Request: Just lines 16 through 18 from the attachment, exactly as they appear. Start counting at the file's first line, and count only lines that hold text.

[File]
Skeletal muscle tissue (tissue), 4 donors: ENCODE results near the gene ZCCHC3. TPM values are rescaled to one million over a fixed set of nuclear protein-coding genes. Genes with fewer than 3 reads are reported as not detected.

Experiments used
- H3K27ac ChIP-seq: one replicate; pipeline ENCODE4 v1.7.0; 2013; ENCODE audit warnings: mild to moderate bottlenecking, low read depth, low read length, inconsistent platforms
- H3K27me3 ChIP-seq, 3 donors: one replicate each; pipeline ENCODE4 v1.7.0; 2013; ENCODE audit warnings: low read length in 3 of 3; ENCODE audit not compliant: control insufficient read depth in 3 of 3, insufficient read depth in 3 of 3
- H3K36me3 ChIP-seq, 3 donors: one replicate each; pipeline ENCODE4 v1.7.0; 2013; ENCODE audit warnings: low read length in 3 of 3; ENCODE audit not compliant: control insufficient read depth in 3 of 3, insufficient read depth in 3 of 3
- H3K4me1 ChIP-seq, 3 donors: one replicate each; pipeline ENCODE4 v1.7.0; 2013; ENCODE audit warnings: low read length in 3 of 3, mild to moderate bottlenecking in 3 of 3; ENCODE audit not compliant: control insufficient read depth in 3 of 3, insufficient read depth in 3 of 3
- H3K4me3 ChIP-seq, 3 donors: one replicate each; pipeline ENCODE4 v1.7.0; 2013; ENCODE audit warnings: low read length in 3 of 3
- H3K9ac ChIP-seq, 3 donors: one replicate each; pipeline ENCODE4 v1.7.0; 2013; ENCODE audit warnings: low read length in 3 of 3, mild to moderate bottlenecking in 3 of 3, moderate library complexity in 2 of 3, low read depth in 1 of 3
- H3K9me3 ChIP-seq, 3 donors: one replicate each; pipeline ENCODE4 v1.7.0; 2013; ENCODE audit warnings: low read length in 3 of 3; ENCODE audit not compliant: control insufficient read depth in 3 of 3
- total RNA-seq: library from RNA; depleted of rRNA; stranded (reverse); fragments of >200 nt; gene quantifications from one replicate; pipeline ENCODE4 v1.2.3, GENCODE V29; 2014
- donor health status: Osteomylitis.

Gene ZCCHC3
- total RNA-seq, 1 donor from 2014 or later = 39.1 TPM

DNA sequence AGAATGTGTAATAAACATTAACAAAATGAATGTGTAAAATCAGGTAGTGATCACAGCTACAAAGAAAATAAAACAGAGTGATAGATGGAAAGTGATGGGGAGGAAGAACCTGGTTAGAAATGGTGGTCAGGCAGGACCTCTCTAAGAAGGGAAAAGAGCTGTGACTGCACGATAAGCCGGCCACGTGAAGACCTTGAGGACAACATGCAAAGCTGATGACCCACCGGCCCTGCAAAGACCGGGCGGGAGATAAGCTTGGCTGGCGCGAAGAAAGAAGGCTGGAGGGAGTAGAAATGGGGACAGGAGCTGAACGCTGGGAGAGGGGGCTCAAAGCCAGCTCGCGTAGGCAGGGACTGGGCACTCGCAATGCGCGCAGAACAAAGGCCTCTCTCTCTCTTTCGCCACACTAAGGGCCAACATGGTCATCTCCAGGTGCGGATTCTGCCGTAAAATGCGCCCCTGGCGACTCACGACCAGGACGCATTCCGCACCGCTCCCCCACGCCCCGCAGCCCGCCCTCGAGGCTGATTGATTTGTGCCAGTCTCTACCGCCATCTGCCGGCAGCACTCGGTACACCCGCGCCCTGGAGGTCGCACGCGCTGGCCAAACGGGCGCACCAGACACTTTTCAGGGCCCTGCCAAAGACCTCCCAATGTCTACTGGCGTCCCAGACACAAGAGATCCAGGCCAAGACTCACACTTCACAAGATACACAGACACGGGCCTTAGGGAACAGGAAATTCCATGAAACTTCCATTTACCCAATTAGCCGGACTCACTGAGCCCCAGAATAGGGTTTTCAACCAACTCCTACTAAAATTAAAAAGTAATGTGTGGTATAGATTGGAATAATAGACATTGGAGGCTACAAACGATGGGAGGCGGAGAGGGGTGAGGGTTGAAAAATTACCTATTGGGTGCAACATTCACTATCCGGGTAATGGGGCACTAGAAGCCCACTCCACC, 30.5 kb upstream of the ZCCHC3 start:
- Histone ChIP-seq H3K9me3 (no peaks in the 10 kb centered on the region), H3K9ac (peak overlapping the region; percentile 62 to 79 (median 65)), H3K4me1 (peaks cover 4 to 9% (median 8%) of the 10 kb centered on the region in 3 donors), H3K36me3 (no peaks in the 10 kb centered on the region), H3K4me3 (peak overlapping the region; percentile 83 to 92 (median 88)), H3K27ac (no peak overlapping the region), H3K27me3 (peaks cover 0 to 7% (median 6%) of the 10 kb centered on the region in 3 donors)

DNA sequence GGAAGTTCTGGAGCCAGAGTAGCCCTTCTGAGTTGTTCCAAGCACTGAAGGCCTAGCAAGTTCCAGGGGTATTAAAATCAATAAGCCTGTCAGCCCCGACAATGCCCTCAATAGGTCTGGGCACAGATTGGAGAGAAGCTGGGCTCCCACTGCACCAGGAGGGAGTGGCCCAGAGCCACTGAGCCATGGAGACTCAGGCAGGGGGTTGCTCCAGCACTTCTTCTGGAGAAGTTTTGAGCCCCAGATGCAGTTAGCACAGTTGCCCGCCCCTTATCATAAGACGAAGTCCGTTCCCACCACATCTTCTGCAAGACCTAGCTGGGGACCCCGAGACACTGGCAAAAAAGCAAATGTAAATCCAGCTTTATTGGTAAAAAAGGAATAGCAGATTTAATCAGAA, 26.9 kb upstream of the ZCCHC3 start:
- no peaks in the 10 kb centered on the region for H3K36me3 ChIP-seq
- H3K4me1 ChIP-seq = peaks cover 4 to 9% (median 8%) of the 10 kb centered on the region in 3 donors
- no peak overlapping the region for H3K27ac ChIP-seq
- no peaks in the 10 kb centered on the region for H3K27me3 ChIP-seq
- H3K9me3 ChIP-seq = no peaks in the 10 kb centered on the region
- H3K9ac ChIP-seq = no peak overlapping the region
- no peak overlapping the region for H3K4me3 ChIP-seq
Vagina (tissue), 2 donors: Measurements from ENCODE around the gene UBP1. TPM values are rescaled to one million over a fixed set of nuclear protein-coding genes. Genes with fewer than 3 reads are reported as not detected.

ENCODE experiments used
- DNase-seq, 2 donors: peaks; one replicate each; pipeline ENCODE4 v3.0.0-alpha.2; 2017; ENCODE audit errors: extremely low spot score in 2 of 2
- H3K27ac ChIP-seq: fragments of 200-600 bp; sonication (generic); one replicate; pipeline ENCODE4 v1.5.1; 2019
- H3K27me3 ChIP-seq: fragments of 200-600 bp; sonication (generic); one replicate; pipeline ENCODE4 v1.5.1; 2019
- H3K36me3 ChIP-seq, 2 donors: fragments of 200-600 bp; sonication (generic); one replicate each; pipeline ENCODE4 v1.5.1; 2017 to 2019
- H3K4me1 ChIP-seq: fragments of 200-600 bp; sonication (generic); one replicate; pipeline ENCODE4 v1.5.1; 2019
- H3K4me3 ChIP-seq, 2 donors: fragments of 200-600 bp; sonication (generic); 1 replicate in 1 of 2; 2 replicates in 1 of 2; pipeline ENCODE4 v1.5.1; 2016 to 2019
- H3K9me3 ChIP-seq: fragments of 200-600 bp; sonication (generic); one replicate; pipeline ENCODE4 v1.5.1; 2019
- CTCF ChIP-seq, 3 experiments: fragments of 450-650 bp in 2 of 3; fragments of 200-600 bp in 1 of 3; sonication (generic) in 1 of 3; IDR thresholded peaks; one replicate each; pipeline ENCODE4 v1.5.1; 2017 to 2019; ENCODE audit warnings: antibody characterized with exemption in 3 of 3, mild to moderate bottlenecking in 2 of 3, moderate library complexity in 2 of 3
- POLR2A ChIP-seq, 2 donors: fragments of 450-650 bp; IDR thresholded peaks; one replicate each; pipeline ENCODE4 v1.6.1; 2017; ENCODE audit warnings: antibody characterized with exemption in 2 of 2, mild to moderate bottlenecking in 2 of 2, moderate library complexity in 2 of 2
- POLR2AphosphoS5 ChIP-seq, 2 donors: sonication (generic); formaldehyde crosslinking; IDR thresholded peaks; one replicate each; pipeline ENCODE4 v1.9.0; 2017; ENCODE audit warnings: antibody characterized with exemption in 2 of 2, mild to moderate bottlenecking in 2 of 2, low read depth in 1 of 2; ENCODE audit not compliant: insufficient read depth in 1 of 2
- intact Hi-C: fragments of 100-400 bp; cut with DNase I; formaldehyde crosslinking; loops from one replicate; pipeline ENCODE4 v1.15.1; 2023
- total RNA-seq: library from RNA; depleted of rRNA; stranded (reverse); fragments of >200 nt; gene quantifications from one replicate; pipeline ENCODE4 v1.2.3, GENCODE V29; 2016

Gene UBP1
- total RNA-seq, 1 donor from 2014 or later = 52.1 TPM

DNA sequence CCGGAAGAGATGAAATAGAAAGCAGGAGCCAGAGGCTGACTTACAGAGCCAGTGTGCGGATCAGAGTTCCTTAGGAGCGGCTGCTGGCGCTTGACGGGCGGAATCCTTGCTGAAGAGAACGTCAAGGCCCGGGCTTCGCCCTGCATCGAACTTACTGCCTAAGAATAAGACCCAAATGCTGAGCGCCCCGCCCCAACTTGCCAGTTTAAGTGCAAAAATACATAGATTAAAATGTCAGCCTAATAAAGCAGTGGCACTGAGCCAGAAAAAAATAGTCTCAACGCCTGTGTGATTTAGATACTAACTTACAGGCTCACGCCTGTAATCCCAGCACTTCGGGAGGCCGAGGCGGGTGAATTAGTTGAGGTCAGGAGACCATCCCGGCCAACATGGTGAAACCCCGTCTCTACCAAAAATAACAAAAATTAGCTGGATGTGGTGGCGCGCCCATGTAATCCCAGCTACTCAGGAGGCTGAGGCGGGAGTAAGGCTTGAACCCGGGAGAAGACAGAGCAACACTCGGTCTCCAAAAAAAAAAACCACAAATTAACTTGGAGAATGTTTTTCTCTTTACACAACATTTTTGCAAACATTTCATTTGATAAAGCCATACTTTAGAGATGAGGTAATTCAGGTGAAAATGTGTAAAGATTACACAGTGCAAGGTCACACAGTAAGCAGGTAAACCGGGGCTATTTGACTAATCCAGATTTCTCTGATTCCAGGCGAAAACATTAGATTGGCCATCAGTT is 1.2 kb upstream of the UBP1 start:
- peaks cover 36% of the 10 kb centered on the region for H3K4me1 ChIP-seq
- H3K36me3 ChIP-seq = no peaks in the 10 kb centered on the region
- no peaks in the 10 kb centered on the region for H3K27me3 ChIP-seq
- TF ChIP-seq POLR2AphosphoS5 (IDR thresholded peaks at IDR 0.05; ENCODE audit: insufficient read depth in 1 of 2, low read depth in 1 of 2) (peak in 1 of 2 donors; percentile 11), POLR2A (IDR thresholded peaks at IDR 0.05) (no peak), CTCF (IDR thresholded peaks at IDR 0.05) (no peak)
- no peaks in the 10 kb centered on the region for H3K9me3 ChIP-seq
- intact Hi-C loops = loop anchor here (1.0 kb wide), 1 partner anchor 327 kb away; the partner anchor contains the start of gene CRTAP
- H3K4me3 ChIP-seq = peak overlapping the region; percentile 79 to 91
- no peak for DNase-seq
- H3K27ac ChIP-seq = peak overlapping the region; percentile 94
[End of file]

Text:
DNA sequence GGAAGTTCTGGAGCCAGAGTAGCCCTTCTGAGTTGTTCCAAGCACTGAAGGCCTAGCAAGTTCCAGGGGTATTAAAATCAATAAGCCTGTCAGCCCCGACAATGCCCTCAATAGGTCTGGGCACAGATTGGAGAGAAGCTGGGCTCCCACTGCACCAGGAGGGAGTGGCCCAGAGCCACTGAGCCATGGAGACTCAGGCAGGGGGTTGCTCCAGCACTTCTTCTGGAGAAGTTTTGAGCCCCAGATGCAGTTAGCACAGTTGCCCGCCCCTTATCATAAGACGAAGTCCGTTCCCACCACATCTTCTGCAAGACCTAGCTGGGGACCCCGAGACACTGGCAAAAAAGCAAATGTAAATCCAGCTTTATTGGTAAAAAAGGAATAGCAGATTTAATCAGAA, 26.9 kb upstream of the ZCCHC3 start:
- no peaks in the 10 kb centered on the region for H3K36me3 ChIP-seq
- H3K4me1 ChIP-seq = peaks cover 4 to 9% (median 8%) of the 10 kb centered on the region in 3 donors